19th September 2022
School Fines for Absences Are Different Across England
BBC "Panorama" investigation reveals huge differences across the country
Parents in England whose children miss school can face harsher penalties depending on where they live according to a Panorama investigation. Fines, which start from £60, but rise if not paid promptly, totalled more than £8.6m in the past school year. However, some local councils revealed that no penalties had been issued, while other authorities handed out thousands.
In the past school year, Luton had the highest rate - 97 fines per 1,000 pupils. And yet, Warrington and City of London councils said they had issued no penalties at all.
When local authorities decide to issue fines to parents whose children have missed significant amounts of education, a child's reason for being absent should be taken into account. Usually, fines only come at the end of a process of trying to engage with families. If these fines are not paid, parents could be prosecuted.
Rachel de Souza, the Children's Commissioner for England, says children and their parents must have "nothing to fear" when seeking support for their particular reasons for being absent.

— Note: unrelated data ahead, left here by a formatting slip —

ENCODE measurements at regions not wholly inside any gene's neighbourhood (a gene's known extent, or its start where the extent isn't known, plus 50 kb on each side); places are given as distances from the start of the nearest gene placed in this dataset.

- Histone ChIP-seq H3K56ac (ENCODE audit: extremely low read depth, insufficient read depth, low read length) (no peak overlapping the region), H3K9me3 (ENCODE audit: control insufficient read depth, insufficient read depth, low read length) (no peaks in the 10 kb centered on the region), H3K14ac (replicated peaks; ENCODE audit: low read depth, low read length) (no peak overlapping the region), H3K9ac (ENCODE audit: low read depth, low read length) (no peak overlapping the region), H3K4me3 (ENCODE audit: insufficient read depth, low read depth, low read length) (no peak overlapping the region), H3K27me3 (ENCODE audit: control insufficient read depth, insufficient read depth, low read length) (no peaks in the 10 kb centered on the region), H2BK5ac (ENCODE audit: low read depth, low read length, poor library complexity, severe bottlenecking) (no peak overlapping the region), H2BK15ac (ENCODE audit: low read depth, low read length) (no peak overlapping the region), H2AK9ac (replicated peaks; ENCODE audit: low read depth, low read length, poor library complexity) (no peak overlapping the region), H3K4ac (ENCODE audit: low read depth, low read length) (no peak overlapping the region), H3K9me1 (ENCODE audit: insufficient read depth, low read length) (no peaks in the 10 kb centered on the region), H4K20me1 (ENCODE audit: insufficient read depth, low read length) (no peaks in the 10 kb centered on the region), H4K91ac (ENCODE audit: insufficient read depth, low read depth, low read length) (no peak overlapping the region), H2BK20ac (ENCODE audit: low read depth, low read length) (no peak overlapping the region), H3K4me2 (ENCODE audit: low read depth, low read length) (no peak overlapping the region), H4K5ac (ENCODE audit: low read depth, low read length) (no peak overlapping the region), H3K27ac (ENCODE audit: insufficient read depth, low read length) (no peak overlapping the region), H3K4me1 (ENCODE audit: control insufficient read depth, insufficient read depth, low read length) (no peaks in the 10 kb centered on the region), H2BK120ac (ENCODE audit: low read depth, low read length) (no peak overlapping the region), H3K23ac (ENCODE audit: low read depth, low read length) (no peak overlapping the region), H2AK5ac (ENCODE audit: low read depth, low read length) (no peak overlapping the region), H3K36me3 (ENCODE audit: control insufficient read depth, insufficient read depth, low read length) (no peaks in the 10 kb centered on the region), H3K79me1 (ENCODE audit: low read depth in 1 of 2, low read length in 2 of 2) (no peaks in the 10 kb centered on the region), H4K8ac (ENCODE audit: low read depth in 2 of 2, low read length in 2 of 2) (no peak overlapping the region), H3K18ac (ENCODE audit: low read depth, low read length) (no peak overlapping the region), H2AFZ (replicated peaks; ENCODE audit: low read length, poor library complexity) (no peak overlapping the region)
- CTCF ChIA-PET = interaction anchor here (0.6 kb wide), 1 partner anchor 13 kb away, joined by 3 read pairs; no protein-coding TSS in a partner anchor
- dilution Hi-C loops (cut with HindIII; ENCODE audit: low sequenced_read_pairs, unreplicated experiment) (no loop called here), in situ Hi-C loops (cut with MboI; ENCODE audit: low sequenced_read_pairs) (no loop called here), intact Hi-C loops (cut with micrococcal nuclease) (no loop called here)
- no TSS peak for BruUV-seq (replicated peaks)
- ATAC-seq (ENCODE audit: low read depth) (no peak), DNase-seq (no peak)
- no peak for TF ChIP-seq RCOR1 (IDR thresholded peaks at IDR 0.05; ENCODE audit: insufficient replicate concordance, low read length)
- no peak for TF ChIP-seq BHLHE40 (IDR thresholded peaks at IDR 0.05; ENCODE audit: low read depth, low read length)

Claire Huddart - principal of Horizon Community College, Barnsley - leads a five-strong attendance team, who examine the reasons why pupils are missing from school. She says fines are very much a last resort. She said; "If we are working closely with a family and you put in place a fine, that breaks the relationship between home and school. It's so important we keep it positive."
Children's Commissioner, Rachel de Souza, has told Panorama it should be the "top priority" in education for Liz Truss's government and she would like to see a whatever-it-takes approach to meeting children's needs. She said; "I think it's important that in any drive to attendance, we make it really clear that no individual is being judged. I do understand that if you've felt the system has failed you, parents could feel upset about it. We have to overcome that."
This view is shared by Claire Huddart at Horizon Community College in Barnsley. Every day, her attendance team follows up on children absent from school with phone calls - and then, home visits. At the start of this term, when it became cheaper to go on holiday, 50 families took children out of school - many for several weeks. Mrs Huddart then has to weigh up family circumstances, and whether issuing a fine would prevent unauthorised absences from happening again.